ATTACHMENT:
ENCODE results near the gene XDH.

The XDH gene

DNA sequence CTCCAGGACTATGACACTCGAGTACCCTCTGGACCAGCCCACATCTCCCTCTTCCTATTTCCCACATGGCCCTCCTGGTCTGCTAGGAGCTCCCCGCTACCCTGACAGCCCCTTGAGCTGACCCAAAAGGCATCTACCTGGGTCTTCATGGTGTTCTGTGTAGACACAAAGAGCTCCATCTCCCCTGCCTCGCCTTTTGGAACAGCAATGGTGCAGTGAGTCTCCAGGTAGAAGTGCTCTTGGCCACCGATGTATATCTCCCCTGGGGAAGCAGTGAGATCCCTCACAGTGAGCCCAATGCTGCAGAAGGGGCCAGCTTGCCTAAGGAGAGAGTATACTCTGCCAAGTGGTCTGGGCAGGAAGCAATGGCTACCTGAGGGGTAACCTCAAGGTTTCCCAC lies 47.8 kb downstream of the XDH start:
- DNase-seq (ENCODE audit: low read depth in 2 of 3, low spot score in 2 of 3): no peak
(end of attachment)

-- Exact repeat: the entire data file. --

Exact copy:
ENCODE results near the gene XDH.

The XDH gene

DNA sequence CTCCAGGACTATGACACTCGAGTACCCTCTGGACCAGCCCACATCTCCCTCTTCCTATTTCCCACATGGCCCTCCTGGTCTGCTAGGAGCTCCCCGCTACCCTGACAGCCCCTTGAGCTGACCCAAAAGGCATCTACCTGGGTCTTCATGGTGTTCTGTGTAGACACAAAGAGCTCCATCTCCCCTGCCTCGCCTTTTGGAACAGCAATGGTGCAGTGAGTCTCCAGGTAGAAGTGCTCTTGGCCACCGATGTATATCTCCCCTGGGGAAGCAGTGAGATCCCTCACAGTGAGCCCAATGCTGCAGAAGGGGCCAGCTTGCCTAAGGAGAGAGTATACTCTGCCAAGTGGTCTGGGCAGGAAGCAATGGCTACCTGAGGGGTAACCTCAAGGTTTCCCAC lies 47.8 kb downstream of the XDH start:
- DNase-seq (ENCODE audit: low read depth in 2 of 3, low spot score in 2 of 3): no peak